On a personal note, I’ll be taking a blogging break for most of the rest of the month as I travel to France to visit my s-i-l and b-i-l.   I pray for each of you a wonderful time and many blessings while I’m gone and promise to share thoughts, adventures, and photos with you when I return.

for One Word Sunday  (This week one word and then some!)

Gone fishin’

Posted: July 18, 2015 in Nature
Tags: , ,

One sight that can temporarily stop my walk is that of a fishing bird patiently waiting for its next meal. I hit “Pause” on the app that keeps track of my walk and simply enjoy. Herons and egrets are common near us. I often spot them waiting, unmoving, until suddenly their heads and long beaks dart down and another fish dinner is consumed. But I’m just as intrigued by cormorants, even though they aren’t elegant in the same tall, thin way these other fishing birds are.

If for not having to flap their wings (quite fast, as they’re somewhat stubby), a cormorant, at least the ones who live here, would look like an avian version of the stealth fighters that sometimes overfly a sporting event. Slim and black, they move quickly through the air and I’ve never heard one make a noise. But it’s in the water that they really shine.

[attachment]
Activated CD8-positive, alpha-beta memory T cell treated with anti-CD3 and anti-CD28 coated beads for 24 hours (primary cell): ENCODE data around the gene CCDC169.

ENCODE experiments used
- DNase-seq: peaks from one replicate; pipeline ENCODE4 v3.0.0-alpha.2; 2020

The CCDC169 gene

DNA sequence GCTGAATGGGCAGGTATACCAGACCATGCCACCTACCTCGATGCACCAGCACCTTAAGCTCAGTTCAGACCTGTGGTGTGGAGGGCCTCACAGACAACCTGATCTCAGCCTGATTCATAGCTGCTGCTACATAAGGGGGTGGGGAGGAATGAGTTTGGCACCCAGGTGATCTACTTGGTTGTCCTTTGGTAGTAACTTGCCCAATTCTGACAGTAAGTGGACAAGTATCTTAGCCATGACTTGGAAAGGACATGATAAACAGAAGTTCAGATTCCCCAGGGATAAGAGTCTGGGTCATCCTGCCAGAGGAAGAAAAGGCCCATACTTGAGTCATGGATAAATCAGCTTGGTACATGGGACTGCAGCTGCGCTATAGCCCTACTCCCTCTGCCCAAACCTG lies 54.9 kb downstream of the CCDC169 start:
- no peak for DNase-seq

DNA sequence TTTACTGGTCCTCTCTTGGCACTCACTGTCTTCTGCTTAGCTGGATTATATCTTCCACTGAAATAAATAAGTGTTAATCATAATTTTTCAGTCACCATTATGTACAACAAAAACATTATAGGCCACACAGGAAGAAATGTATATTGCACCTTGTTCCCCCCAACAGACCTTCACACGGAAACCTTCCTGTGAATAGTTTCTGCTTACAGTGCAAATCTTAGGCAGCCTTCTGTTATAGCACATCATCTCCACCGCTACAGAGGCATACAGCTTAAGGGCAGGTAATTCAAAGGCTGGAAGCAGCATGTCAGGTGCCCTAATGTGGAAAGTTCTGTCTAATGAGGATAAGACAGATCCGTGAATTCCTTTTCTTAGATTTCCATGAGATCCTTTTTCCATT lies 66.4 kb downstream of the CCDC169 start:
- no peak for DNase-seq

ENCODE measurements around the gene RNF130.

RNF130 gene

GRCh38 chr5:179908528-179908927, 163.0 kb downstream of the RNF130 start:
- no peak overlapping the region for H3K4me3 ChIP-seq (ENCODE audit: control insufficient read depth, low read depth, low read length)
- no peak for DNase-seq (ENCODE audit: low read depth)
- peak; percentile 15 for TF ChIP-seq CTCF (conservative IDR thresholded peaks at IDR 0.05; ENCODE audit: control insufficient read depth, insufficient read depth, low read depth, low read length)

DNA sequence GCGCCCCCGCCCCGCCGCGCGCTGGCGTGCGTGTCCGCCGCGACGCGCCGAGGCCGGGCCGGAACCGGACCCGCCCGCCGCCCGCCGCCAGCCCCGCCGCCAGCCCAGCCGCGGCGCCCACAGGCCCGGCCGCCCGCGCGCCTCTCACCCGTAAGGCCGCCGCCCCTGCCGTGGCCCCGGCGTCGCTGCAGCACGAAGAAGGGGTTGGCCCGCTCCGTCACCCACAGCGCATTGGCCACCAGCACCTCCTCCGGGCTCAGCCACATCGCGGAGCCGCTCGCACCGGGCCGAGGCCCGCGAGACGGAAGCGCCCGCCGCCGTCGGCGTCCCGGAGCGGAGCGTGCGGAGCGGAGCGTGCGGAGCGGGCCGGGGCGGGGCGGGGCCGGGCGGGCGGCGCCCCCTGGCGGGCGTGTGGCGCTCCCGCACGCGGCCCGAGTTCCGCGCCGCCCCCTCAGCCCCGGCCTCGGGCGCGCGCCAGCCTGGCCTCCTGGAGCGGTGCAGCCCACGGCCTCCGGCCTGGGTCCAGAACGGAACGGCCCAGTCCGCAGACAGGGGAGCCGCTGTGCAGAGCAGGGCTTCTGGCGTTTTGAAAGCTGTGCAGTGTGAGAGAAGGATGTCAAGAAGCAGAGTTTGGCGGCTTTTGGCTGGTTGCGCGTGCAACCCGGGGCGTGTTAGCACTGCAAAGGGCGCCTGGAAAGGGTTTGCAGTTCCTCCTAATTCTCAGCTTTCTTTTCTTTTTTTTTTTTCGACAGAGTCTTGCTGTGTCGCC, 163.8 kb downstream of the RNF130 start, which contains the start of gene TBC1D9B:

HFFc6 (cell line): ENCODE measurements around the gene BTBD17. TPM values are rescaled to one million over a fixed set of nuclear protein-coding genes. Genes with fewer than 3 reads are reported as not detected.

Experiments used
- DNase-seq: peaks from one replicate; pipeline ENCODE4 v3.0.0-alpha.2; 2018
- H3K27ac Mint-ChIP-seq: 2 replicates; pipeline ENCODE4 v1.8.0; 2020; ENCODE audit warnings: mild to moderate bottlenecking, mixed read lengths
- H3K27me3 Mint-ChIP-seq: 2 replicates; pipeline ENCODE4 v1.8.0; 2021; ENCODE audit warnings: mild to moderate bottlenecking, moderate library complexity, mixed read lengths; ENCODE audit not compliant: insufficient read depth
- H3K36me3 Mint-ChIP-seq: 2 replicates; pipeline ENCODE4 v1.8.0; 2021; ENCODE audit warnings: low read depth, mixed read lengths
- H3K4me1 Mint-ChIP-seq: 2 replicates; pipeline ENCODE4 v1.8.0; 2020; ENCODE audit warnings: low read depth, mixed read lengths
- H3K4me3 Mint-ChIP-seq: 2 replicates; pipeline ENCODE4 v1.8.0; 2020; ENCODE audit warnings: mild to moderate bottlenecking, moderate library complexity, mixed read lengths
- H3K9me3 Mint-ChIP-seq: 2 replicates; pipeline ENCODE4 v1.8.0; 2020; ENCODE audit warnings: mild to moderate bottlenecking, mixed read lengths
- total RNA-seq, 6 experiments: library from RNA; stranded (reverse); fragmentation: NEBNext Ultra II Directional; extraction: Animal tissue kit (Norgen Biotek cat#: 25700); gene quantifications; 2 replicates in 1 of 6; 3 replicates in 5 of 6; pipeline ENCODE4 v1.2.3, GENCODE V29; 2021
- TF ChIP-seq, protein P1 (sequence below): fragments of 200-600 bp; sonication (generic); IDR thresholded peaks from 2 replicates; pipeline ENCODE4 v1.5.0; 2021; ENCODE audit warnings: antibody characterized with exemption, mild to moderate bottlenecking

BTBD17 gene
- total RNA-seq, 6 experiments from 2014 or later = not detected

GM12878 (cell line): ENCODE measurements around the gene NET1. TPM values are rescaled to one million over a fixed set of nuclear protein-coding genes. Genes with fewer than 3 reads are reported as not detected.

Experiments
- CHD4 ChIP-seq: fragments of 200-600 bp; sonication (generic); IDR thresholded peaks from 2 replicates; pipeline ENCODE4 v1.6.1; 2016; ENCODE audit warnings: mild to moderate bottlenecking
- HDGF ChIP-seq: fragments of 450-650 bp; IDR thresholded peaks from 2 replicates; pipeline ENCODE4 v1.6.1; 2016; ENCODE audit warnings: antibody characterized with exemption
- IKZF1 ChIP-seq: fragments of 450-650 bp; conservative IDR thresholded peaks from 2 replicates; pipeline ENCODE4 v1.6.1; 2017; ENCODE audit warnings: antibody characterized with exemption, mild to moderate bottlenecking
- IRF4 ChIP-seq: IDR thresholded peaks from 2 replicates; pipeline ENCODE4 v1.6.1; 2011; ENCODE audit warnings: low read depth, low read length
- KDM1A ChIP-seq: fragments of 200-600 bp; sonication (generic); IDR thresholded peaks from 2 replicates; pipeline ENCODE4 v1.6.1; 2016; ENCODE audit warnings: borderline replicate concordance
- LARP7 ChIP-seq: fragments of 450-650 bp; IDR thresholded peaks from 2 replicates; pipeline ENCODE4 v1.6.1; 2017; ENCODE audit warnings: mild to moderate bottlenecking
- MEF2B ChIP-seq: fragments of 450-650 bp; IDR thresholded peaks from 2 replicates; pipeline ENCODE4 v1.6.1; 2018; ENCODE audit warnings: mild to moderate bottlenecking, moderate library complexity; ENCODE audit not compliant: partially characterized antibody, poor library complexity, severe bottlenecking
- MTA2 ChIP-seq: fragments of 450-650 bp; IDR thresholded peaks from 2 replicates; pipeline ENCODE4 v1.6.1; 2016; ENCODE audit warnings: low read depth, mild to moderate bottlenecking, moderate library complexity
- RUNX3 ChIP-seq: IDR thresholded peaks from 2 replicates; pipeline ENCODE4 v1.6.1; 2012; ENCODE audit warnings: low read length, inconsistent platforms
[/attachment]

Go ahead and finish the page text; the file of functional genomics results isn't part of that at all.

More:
Here the image is, to me, one of the feared German U-boats: they run silent and they can run deep. One moment a cormorant is floating on the water; then next, it’s gone, diving after its victim. Watch and wait. Nothing happens. Keep watching. Still nothing. A movement catches your eye and there, quite a distance from where it began its dinner run, is the bird, floating deceptively peacefully…until its next dive commences and another fish becomes a bit of bird sushi.

The most amazing thing is how long these birds can stay underwater. I’ve repeatedly counted, routinely reaching as long as half a minute before the slender head emerges, dripping water. They can do this repeatedly. One day on the lake near our house, three cormorants dove and popped up time after time, in all directions, a not-quite-synchronized swimming/diving/eating team.

The end of the first half of my morning walk in the park takes me down to the river. I keep my eyes open for birds but on Tuesday, a cormorant and I mutually surprised each other. I’d almost reached the river when the bird, fish partly in mouth, saw me, frantically skimming the water before finally taking off. My first thought was regret that I hadn’t had my phone out, camera ready, although it’s doubtful I would have been able to catch the shot anyway. The second was pure enjoyment at catching a unique moment in the lovely morning light. I continued on my way with a smile on my face and a sense of joy at the beauty of nature.